While living in Singapore, an Israeli student named Mordy Miller made a surprising discovery perusing the shelves of the synagogue library. Shalem College reports:
The book he had picked up, he realized, was more than a hundred years old: printed in Baghdad—to which most Singaporean Jews, who arrived from their then-home in Calcutta in the late 18th and early 19th centuries, trace their lineage—it told the history of Singapore’s Jewish community, but from a religious standpoint.
“There’s lots of research about this community, but almost exclusively from an economic, political, or sociological point of view,” explains Miller, who is pursuing his doctoral thesis on Kabbalah and Israeli politics . . . at Ben-Gurion University of the Negev. “This book, though, described the community’s unique religious traditions; so far as I knew, there was nothing else like it. I asked the synagogue’s rabbi if there might be any more, and when he said yes—I couldn’t resist.”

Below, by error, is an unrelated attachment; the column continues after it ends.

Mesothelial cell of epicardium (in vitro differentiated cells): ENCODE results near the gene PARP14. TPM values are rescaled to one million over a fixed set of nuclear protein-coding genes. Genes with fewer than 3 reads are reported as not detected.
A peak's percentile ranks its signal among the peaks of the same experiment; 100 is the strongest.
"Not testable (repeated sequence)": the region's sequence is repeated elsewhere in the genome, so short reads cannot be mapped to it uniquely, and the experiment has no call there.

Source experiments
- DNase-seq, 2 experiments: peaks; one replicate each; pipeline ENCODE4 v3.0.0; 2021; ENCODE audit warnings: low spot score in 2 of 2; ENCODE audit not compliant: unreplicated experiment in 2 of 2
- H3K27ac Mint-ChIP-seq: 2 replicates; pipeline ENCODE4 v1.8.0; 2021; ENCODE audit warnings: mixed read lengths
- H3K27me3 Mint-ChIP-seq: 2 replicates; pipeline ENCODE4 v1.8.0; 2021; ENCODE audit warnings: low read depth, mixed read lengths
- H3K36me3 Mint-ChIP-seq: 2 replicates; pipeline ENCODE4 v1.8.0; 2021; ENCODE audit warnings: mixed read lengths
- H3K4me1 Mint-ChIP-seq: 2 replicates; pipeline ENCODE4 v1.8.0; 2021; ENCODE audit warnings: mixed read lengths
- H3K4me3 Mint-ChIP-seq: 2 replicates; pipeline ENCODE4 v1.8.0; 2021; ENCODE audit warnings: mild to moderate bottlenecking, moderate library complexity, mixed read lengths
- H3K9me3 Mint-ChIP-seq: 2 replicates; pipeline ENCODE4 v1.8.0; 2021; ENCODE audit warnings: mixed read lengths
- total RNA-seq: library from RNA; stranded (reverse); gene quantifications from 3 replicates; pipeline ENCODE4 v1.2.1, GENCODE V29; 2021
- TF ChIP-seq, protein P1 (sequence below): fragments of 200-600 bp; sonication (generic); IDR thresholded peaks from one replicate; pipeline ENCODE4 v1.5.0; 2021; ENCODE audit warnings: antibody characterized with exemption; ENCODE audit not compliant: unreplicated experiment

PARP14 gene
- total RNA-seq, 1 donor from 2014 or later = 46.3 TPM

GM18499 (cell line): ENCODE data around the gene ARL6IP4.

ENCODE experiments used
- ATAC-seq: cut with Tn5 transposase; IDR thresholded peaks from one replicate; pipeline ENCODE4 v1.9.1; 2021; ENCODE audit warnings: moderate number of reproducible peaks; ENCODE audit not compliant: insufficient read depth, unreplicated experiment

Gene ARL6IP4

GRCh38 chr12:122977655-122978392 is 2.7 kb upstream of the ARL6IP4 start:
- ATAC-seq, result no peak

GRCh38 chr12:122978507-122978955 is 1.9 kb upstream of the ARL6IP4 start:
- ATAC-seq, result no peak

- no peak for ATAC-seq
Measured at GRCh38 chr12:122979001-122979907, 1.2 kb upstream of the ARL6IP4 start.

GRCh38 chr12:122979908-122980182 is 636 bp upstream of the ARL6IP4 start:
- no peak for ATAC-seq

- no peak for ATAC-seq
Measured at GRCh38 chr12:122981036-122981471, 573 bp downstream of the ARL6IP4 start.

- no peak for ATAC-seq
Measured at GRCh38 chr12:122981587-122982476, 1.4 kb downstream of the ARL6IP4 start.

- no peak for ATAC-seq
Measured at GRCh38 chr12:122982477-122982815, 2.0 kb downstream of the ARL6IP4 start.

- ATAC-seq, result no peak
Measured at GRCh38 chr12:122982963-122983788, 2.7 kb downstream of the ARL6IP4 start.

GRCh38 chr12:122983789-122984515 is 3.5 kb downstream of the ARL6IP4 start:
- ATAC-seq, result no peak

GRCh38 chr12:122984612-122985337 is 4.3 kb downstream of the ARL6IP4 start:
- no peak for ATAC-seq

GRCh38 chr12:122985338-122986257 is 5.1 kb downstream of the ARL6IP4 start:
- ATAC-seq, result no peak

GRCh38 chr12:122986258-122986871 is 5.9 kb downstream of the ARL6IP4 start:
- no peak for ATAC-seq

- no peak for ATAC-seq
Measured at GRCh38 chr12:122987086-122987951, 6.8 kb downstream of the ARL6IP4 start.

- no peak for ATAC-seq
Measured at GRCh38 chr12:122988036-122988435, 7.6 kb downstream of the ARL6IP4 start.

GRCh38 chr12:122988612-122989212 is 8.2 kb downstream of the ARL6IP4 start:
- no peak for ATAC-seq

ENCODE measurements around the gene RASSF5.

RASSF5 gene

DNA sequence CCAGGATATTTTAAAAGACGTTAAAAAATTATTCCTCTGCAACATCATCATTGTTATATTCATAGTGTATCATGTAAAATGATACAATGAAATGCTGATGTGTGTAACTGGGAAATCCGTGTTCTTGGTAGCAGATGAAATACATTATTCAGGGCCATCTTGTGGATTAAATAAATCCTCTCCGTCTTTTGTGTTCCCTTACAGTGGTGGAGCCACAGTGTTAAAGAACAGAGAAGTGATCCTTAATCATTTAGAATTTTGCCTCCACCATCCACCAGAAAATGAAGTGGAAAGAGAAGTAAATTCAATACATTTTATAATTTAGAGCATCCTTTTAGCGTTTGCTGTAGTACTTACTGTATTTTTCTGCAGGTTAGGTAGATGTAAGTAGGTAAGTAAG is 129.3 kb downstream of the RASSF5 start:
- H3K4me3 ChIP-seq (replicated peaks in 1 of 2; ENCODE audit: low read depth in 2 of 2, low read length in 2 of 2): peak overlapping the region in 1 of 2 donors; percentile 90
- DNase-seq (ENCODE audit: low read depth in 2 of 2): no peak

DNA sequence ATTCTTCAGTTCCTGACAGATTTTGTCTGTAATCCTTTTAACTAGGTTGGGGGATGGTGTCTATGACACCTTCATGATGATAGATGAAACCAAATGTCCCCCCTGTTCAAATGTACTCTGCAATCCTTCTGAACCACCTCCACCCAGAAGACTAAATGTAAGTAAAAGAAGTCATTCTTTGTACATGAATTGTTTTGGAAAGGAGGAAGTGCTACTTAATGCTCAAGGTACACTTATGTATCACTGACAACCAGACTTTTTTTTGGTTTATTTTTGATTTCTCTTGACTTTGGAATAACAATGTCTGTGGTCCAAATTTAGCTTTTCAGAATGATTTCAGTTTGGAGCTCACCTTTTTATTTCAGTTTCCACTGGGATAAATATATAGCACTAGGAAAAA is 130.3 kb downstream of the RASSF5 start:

What happened next was a months-long “real” treasure hunt, Miller says, to boxes underneath stairwells and in the synagogue’s basement. The search—since titled the Singapore Genizah Project—eventually extended to the city’s other synagogue, too. In the end, Mordy and a team of community volunteers managed to unearth nearly 700 volumes—the world’s most authoritative collection on the city’s Jewish history.
Many of the oldest volumes are in Arabic written with Hebrew letters, or—more unusually—in Hebrew written with Arabic letters. One of the most popular books seems to have been the Zohar, reflecting the mystical text’s importance to Iraqi Jewry.